When Ricardo Parras flew across the Pacific to study in Japan, the turbulence he encountered was of the emotional variety.
Having grown up in predominantly Hispanic Los Banos, Calif., Parras missed being surrounded by Spanish-speakers from his own culture. He also missed his relatives, some of whom could not understand why he chose to travel more than 5,000 miles to work toward his college degree.
Samantha Rios-Arizala had to struggle financially to afford the cost of studying in Tokyo, but believes the experience will enrich her life enough to make the extra effort worthwhile.
“In Mexican culture, family is very important,” said Parras, who is studying international business at Temple University’s campus in Tokyo. “The fact that I am so far away hurts them and it hurts me. But it’s for my future, and they understand that.”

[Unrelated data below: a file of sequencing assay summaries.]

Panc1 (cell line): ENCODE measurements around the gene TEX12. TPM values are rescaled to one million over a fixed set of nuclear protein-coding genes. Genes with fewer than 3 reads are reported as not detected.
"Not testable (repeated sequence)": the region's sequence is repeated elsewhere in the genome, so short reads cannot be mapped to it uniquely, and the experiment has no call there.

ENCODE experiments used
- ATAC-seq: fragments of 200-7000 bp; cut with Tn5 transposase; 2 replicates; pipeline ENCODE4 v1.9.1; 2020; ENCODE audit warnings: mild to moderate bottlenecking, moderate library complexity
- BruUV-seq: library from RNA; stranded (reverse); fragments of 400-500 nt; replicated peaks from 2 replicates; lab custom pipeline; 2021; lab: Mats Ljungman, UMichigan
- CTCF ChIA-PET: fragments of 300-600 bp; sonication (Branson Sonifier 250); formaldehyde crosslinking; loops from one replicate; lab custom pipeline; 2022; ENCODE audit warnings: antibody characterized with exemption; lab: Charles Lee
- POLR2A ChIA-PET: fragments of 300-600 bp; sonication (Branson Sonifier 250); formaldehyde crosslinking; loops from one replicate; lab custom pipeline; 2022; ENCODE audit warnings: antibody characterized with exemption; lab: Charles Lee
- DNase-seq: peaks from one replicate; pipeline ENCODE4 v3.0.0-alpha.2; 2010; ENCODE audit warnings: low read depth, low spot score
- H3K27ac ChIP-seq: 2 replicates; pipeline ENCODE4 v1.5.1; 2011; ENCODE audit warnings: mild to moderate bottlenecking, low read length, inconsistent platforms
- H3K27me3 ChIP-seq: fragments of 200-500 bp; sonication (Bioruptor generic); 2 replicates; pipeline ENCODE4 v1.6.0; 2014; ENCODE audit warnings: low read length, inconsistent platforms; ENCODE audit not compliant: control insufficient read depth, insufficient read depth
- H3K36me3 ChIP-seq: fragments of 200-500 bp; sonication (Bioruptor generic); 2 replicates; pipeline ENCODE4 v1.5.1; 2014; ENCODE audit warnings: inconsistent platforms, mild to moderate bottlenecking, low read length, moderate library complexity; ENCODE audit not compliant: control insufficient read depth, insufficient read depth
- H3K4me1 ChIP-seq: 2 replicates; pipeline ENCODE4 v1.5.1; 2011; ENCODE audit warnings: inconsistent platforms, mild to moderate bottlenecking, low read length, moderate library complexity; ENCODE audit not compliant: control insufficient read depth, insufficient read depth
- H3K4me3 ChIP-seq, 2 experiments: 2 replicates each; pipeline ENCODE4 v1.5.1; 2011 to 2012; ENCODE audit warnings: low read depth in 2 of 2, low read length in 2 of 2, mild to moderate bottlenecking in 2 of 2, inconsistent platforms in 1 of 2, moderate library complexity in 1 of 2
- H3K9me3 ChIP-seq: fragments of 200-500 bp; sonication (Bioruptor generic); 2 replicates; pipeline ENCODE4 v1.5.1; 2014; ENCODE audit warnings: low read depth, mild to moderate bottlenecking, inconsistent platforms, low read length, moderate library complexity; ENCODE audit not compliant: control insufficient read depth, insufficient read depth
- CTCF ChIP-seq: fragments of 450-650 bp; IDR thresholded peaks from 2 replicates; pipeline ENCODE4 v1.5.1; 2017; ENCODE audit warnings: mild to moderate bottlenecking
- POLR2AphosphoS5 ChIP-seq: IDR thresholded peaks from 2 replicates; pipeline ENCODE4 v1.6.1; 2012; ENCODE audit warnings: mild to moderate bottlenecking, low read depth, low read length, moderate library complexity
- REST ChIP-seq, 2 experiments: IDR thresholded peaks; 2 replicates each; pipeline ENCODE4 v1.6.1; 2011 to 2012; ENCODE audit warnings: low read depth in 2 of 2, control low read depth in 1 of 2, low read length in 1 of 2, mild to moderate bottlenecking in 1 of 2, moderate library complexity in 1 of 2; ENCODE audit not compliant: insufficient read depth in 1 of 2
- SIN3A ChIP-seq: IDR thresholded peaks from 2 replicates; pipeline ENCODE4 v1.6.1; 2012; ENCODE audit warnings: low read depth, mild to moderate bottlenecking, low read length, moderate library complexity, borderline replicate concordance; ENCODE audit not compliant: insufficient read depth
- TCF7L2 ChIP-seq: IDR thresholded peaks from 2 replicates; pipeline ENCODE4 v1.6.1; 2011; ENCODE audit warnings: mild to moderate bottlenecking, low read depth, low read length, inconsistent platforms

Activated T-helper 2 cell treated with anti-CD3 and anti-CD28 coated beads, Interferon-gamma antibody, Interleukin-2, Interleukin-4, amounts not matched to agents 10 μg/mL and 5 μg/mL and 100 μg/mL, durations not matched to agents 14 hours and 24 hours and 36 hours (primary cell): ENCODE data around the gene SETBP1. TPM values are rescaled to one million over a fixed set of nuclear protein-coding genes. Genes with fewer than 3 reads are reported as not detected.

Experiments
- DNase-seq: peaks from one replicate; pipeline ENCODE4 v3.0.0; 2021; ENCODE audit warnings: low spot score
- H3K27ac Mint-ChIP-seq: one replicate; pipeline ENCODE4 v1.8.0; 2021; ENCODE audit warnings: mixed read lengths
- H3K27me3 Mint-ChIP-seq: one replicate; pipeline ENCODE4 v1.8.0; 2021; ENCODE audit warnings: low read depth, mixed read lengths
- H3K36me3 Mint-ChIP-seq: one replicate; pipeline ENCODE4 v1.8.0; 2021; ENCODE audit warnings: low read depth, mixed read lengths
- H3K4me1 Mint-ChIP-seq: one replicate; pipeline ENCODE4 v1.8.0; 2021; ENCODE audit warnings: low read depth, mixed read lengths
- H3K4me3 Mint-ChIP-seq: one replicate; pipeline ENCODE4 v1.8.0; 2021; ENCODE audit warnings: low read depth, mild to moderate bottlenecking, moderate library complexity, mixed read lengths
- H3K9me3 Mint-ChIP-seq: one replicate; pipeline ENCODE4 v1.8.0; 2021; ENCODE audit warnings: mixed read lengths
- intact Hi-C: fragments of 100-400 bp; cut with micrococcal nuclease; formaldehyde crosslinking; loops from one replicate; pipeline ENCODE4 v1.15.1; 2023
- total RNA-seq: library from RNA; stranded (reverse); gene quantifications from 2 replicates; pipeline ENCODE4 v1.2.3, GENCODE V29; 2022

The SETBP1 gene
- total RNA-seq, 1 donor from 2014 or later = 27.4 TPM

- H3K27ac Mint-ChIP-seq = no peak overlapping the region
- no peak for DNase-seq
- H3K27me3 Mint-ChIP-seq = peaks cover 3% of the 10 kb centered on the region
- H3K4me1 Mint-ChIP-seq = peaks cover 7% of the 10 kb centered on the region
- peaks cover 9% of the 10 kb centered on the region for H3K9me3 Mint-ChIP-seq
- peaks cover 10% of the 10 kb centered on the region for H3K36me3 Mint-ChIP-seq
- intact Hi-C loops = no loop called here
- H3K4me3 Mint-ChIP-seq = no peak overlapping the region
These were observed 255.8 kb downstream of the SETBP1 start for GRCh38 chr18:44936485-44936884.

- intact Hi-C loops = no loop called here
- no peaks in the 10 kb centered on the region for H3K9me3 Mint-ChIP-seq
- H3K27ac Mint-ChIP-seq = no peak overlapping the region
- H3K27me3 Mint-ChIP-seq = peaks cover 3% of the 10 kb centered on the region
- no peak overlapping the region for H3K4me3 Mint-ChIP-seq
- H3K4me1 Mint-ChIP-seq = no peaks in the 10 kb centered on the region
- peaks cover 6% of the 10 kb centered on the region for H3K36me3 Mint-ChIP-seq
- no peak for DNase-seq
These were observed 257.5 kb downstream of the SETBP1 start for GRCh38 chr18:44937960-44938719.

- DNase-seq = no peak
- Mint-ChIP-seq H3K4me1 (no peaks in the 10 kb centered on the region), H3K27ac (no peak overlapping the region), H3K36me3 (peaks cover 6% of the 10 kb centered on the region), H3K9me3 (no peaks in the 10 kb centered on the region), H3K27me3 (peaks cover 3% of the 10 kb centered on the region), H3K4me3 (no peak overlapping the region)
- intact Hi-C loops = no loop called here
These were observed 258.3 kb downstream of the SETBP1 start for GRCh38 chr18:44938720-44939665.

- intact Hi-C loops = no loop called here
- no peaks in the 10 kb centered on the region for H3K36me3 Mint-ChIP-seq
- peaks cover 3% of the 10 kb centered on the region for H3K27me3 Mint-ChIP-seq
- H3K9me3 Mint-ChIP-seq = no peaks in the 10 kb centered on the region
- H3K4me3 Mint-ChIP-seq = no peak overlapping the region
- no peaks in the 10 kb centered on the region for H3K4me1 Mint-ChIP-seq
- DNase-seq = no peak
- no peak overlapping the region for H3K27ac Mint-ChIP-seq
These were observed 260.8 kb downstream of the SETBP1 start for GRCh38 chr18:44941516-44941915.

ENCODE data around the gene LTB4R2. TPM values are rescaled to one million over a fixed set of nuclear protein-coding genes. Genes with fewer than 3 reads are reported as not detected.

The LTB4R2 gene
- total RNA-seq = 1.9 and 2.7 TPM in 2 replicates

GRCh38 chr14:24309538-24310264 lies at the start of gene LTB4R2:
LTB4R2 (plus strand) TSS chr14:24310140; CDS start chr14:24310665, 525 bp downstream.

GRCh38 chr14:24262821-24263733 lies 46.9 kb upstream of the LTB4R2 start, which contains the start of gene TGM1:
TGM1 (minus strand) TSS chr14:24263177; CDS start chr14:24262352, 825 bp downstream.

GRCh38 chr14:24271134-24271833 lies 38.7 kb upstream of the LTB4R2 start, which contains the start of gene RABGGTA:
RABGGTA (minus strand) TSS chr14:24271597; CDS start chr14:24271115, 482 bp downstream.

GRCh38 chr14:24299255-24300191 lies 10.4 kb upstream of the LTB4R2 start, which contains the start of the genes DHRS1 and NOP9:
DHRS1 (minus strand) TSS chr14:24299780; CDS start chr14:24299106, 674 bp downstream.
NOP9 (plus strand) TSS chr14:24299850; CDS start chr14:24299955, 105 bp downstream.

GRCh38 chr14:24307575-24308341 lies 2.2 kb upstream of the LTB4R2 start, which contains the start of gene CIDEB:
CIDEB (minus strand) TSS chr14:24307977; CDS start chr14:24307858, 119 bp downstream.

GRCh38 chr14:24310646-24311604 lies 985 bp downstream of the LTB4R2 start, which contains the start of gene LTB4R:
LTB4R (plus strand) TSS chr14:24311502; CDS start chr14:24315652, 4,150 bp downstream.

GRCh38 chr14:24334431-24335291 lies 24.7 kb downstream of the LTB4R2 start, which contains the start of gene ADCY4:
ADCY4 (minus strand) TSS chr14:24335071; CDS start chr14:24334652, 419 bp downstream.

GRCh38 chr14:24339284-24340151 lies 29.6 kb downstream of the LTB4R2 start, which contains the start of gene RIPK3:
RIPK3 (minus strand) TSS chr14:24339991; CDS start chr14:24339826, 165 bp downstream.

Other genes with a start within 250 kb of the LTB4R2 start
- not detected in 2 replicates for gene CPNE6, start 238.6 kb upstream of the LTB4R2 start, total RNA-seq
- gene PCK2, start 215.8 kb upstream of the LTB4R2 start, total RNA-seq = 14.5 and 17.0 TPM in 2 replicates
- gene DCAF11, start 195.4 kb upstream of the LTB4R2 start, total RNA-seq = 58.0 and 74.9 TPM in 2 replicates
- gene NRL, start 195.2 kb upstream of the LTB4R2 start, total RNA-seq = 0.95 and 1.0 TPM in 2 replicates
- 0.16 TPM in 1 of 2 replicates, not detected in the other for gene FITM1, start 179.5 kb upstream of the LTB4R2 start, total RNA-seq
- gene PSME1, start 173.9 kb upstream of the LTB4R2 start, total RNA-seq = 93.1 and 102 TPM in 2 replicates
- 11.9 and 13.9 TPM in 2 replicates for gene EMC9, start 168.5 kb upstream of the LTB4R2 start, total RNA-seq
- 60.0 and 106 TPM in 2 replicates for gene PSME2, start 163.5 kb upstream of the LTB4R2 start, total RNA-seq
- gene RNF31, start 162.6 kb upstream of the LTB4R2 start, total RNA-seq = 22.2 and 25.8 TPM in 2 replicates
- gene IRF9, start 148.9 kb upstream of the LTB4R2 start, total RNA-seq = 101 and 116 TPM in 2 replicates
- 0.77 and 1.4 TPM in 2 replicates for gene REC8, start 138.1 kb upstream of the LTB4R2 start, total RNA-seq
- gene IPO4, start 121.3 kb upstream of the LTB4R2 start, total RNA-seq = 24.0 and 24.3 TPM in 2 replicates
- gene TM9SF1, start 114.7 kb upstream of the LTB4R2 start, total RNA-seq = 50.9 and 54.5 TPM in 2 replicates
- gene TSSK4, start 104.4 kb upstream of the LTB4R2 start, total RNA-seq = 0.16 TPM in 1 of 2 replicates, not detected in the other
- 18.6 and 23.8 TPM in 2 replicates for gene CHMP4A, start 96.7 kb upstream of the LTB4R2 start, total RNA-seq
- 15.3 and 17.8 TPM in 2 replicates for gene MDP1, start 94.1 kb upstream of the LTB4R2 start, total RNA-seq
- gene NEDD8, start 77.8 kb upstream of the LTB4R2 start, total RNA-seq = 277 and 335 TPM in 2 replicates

Parras said he transferred to Temple in Japan in the hope that mastering Japanese would be helpful for a career in business. A military veteran, he said he also thought the Japanese way of life would resemble military culture in an important way. “There’s a certain respect for authority that you show in both places,” he said.
The number of Americans studying abroad has tripled over the last two decades, as students increasingly see the academic, social and professional advantages of overseas experiences, and university officials shore up their international programs in response. <Read more.>
Via Sarah Carr, Hechinger Report on Diverse Issues in Higher Education.